Overview of A-State Career Closet

Photo by Caroline Averitt | Staff Writer

By: Caroline Averitt | Staff Writer

The Neil Griffin College of Business provides a Career Closet, from which students can borrow professional clothes for job interviews or professional events.

The Career Closet, in Room 207 and 208 in the College of Business, provides professional attire for students that may not have access to nice clothes. Room 207 contains women’s clothes and Room 208 contains men’s clothes. Students from any major can borrow from the Career Closet at no cost. The closet stays open from 9 a.m. to 3 p.m. on business days and can be accessed by appointment in the summer. 

Ramya Isom, a sophomore communication disorders major from Little Rock who works for the Career Closet said, “What we do is provide gently used professional business clothing to people who are going to professional interviews or professional events.”

Students need approval of their resume by A-State Career Services before they can borrow clothes from the Career Closet. Students also may need to attend two Career Services workshops during the semester that they borrow clothes. 

Students can also borrow other items from the Career Closet such as shoes, socks, belts and ties. 

Dr. H. Steve Leslie, the manager of the Career Closet and an assistant professor of business communication said, “Rather than going somewhere and looking out of sorts, or feeling out of sorts, you can come by, you can talk with either of the student workers who are manning the closet, or with me, and we can figure out what’s the best attire based on the occasion and based on your particular need.” 

The Career Closet allows students to save money on clothes they may only need to wear once. Sometimes job interviews require more formal clothes than the job itself. 

John Robertson, the associate dean of the Neil Griffin College of Business, said, “A recruiter is going to expect you to dress at your best. It’s kind of like their unwritten rules and a recruiter expects you to know them.”

Robertson said students can benefit from the Career Closet through gaining confidence in their attire. If they borrow from the Career Closet, they know their attire fits the occasion.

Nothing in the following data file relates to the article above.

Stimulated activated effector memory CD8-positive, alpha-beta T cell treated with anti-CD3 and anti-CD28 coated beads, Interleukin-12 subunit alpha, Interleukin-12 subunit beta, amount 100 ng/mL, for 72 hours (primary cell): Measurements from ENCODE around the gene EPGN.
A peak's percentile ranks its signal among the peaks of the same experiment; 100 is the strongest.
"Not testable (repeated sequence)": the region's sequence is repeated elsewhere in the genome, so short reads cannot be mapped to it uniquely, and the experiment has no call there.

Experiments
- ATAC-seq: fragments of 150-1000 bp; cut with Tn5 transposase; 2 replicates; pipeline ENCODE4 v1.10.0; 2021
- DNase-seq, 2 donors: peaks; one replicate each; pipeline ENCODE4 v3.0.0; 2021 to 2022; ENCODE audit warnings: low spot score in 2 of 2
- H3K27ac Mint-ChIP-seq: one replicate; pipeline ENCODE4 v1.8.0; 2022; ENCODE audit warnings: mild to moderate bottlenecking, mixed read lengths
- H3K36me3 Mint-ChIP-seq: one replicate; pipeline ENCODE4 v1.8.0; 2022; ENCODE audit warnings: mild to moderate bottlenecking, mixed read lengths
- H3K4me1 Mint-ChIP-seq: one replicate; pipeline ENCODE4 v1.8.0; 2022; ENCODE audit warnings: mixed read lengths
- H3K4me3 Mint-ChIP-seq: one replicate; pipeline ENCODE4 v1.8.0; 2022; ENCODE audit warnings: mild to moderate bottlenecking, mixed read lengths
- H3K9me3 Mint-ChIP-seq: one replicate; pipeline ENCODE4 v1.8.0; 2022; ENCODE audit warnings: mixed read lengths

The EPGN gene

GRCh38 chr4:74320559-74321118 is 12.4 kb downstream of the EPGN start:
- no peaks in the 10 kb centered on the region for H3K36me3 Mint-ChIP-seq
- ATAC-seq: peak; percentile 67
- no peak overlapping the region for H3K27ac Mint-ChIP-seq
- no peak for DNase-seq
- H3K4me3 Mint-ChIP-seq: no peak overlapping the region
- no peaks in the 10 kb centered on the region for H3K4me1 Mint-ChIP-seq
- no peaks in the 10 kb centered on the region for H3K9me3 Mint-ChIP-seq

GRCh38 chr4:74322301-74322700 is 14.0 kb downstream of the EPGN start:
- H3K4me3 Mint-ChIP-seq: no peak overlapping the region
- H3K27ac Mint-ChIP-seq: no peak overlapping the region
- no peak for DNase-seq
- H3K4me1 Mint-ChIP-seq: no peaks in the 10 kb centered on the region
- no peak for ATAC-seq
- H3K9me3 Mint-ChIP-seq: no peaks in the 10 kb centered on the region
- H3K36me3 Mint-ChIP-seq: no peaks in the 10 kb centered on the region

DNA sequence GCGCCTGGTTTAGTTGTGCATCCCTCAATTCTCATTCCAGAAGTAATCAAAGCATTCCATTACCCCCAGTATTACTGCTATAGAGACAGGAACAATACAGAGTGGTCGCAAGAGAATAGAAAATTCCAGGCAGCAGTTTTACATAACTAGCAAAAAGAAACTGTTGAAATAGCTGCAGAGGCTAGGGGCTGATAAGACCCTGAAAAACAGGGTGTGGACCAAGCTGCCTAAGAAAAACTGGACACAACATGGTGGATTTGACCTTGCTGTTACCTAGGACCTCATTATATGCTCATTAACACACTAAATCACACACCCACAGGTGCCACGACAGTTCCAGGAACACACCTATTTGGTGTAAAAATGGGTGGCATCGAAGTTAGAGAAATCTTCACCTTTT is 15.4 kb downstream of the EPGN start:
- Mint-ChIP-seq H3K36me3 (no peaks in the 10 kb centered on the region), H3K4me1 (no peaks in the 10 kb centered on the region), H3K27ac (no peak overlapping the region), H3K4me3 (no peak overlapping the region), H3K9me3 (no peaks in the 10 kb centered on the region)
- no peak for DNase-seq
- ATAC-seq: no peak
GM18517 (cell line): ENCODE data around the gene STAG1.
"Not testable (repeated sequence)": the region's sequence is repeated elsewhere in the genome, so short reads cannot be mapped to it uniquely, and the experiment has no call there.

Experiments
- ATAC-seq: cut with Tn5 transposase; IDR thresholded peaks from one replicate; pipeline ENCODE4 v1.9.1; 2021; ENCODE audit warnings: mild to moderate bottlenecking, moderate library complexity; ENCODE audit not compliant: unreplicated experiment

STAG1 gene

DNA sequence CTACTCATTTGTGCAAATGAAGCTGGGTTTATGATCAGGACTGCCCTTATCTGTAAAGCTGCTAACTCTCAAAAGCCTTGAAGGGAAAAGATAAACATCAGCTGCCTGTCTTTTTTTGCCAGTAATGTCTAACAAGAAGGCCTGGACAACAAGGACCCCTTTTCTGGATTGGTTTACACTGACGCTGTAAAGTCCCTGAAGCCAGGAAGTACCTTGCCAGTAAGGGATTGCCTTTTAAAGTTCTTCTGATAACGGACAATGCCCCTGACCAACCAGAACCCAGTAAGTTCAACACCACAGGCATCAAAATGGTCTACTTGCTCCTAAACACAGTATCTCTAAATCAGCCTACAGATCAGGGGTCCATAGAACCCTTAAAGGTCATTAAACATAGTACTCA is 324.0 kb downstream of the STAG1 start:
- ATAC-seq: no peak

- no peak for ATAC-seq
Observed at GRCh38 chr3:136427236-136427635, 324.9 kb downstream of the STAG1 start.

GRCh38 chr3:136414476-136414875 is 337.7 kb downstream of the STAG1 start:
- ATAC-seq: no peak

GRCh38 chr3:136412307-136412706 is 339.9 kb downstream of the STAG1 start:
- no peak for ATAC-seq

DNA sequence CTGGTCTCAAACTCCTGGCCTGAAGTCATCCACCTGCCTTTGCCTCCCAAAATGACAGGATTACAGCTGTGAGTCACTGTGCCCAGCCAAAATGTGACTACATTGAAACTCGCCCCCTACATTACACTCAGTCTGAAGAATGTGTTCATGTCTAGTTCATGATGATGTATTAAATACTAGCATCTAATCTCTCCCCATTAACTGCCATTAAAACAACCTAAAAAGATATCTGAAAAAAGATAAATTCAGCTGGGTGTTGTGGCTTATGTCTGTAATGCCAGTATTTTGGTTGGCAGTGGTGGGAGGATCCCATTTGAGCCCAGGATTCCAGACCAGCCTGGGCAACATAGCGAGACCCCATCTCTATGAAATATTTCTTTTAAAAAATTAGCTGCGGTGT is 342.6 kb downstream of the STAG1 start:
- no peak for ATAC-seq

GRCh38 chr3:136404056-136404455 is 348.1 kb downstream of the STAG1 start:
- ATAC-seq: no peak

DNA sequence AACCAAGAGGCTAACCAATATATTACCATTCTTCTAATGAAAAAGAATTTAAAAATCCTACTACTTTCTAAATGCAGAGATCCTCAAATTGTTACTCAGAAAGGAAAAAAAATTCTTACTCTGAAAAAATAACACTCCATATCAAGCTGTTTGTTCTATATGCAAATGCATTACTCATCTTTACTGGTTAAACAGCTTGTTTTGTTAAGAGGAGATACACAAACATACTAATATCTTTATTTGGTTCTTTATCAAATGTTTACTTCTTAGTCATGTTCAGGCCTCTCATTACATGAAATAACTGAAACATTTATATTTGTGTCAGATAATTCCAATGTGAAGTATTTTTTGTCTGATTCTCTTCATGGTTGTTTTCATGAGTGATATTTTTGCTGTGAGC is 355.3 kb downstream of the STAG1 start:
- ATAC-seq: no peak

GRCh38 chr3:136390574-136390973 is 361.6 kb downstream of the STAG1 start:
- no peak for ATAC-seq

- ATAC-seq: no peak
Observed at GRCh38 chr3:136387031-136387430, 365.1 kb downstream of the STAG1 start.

Professionals in the community, along with major retailers like Dillard’s and Target, donate the clothes found in the Career Closet. Donations need to be dry cleaned and brought in the plastic with the dry cleaner’s tag so students can wear the clothes off the rack. 

Students must dry clean borrowed clothing before returning it to the Career Closet. West’s Dry Cleaners gives a discount to students borrowing from the Career Closet. 

In order to keep clothes appropriate and in style, the Career Closet donates outdated or damaged items to Goodwill. 

The Career Closet carries clothes in a reasonable size range. If a student needs a size that the closet does not have, they will find a way to accommodate that student. 

If a student graduates and they do not have formal clothes, the Career Closet may allow students to keep items they use. 

“What we do is that if a student is a graduating student and they are not an athlete and they don’t have any other attire and we have several of those pieces, we’ll donate that to the student,” Leslie said.  

Leslie added that students should use the Career Closet, “rather than go to represent themselves and the university in a manner which is less than what they should. They should use the resources that we have on campus and the Career Closet is one of those resources that will help our students to present themselves in a way which reflects the professionalism that A-State wants them to be seen in.” 

Categories: News

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